Citing reliability and corrosion concerns, Dominion East Ohio has filed an application with the Public Utilities Commission of Ohio (PUCO) seeking approval to implement a “major” natural gas pipeline replacement program. Over a 25-year span, Dominion hopes to replace nearly 20% of the company’s 21,000-mile pipeline system.
Dominion also told PUCO that it wants to assume responsibility for the service lines that run from the curb to the customer’s meter. Customers currently own those service lines and are responsible for the cost of any needed repairs or replacement.
“A focused and prioritized replacement of approximately 4,100 miles of Dominion’s system is needed to ensure continued safe and reliable natural gas service to customers in the future,” said Bruce C. Klink, president of Dominion East Ohio. “The pipelines recommended for replacement are older pipelines that are either cast [iron] or wrought iron or bare steel pipelines that do not have the coating or corrosion protection used today.”
The total cost of the program is expected to exceed $2.6 billion in 2007 dollars. If it is approved, Dominion estimates that the additional cost to residential customers will be $1.12 per month beginning in November 2009. Thereafter there would be annual adjustments of no more than 90 cents per month. The program would result in an approximate 1% increase in annual bills. The cost to customers would be spread out over many decades because of the 25-year time frame of the replacement program and accounting that spreads those costs over an expected service life that lasts many decades.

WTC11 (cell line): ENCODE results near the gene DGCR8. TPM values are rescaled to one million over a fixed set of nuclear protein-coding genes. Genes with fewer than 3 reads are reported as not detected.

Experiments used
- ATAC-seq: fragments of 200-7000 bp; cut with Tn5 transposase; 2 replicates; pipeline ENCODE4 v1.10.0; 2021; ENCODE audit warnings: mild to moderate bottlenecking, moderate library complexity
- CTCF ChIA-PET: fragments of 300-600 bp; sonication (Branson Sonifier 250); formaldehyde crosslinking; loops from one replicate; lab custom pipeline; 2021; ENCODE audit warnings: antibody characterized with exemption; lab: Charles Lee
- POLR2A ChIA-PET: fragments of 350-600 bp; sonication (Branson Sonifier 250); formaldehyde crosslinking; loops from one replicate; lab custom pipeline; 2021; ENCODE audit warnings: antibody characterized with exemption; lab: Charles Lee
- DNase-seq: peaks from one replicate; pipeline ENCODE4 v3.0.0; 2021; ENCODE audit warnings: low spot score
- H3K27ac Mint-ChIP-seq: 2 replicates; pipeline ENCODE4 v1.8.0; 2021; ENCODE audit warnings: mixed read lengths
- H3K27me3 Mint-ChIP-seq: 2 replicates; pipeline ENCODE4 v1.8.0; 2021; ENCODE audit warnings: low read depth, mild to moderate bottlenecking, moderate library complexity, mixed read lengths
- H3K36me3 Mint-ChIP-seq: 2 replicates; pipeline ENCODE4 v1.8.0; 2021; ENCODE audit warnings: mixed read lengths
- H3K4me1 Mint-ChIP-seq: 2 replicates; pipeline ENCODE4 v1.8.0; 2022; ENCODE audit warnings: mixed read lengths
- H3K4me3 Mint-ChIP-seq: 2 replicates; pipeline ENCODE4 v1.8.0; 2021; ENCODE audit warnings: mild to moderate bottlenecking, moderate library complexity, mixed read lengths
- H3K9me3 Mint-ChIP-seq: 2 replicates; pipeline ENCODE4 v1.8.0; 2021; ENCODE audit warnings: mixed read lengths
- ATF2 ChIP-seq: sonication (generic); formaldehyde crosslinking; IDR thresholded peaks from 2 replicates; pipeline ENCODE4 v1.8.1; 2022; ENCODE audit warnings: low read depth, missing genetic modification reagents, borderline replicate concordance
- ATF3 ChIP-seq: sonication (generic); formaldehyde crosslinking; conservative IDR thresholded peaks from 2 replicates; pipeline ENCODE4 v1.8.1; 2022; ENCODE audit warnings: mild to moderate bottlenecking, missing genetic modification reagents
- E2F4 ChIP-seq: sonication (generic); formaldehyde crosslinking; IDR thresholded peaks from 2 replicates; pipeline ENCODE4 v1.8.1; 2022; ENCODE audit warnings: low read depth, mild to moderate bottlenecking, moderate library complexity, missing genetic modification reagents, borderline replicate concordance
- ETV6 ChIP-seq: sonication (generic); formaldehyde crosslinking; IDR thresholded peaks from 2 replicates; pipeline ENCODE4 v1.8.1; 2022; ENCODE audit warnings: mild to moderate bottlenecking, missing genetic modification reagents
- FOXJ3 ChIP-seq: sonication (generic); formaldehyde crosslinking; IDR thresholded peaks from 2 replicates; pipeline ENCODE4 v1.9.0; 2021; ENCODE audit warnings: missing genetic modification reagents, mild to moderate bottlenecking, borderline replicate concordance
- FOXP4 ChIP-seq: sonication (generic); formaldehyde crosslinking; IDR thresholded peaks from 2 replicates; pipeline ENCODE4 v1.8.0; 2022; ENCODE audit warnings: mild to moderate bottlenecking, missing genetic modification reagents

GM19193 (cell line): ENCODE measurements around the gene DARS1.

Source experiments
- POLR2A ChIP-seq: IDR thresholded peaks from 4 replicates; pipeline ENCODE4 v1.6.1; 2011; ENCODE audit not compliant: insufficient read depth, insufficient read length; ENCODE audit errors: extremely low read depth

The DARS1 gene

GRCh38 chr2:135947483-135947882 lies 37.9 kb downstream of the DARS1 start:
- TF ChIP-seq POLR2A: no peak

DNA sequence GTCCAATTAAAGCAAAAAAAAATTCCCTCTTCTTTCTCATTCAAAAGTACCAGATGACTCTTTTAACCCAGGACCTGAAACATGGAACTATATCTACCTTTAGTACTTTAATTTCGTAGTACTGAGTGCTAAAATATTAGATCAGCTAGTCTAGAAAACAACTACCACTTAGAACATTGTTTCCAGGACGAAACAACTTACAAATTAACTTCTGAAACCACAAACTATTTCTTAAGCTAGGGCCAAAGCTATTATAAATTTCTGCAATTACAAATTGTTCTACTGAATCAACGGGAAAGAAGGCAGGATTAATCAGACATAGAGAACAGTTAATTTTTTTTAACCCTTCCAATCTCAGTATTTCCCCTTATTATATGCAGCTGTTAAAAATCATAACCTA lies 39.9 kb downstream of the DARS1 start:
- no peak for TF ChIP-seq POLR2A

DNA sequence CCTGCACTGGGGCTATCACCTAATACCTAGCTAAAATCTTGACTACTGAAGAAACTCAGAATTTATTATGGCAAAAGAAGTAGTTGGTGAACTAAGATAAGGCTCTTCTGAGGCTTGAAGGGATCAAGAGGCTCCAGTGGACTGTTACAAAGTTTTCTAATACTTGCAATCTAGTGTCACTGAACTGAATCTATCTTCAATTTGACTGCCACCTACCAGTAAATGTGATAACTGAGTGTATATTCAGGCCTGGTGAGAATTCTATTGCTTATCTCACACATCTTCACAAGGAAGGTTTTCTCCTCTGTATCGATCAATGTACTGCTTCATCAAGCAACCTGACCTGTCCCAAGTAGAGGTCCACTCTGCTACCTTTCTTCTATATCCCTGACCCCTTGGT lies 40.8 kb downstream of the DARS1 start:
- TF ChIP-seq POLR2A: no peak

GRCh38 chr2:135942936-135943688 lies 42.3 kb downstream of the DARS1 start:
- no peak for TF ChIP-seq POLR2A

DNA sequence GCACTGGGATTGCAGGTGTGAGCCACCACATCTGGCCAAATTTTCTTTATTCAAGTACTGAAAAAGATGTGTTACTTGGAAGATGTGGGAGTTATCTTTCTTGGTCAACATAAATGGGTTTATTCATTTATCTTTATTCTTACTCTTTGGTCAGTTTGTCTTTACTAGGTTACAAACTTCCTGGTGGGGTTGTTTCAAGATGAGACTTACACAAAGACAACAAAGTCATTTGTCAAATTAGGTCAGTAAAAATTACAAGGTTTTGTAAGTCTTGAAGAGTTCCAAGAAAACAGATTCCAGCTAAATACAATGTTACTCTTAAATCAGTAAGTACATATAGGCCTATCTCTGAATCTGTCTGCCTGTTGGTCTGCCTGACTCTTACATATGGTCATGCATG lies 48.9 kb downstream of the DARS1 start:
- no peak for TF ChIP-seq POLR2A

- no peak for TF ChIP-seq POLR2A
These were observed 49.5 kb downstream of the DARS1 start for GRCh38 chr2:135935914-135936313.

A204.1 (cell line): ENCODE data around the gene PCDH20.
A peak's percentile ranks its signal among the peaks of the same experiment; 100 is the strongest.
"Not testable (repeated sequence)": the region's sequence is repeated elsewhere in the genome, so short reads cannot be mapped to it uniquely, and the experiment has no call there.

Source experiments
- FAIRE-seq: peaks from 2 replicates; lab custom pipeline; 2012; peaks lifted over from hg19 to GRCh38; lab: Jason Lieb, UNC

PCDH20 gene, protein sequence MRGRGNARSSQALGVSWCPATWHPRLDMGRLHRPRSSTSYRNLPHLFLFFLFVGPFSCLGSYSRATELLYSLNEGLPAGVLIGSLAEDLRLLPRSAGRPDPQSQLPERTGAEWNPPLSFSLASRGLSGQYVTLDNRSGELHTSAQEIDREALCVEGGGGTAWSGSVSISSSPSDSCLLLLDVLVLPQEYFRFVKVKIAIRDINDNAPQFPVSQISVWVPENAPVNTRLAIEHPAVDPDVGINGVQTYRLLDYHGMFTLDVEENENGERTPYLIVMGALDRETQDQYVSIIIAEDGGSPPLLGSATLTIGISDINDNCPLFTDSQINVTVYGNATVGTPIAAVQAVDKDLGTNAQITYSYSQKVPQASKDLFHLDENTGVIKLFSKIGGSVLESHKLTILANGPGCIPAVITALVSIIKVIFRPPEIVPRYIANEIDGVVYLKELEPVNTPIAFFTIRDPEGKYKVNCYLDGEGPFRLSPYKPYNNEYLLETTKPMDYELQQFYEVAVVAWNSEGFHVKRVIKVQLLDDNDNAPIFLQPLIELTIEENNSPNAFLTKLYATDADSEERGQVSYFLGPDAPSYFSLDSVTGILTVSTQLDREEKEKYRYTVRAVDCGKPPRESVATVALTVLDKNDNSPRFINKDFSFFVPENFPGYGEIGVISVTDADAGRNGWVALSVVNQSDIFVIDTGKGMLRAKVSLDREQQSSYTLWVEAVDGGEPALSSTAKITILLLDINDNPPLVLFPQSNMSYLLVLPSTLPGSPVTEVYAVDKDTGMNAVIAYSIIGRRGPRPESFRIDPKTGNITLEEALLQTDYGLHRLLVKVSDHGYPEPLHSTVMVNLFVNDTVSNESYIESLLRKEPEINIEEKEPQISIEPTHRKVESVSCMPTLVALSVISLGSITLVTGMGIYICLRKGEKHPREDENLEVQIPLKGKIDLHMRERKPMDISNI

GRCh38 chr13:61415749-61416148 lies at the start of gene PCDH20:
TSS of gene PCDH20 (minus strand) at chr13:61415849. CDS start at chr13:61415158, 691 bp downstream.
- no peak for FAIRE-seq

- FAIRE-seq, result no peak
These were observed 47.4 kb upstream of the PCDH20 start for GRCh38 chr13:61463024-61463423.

Under its proposal, Dominion would become responsible for installing new service lines and for repairing or replacing existing service lines if they are found to be leaking. Those costs would be accumulated with the other costs of the pipeline replacement program and included in a monthly charge spread among all customers beginning late next year.
Dominion cited precedent for implementing its program, noting that the PUCO has approved an accelerated mainline replacement program at Duke Energy Ohio in Cincinnati that shares many of the same features proposed by Dominion. Among the benefits cited by the PUCO in a recent review of that program are the improvement in pipeline safety and a reduction in the cost of repairing leaks on the system. Like the Duke Energy Ohio program, Dominion said it will reduce its replacement program costs to be recovered by any savings from fewer leak repairs.
Dominion is asking the PUCO to consolidate the pipeline infrastructure replacement program with the company’s current rate case application to give the PUCO and other parties an opportunity to consider the two filings together.
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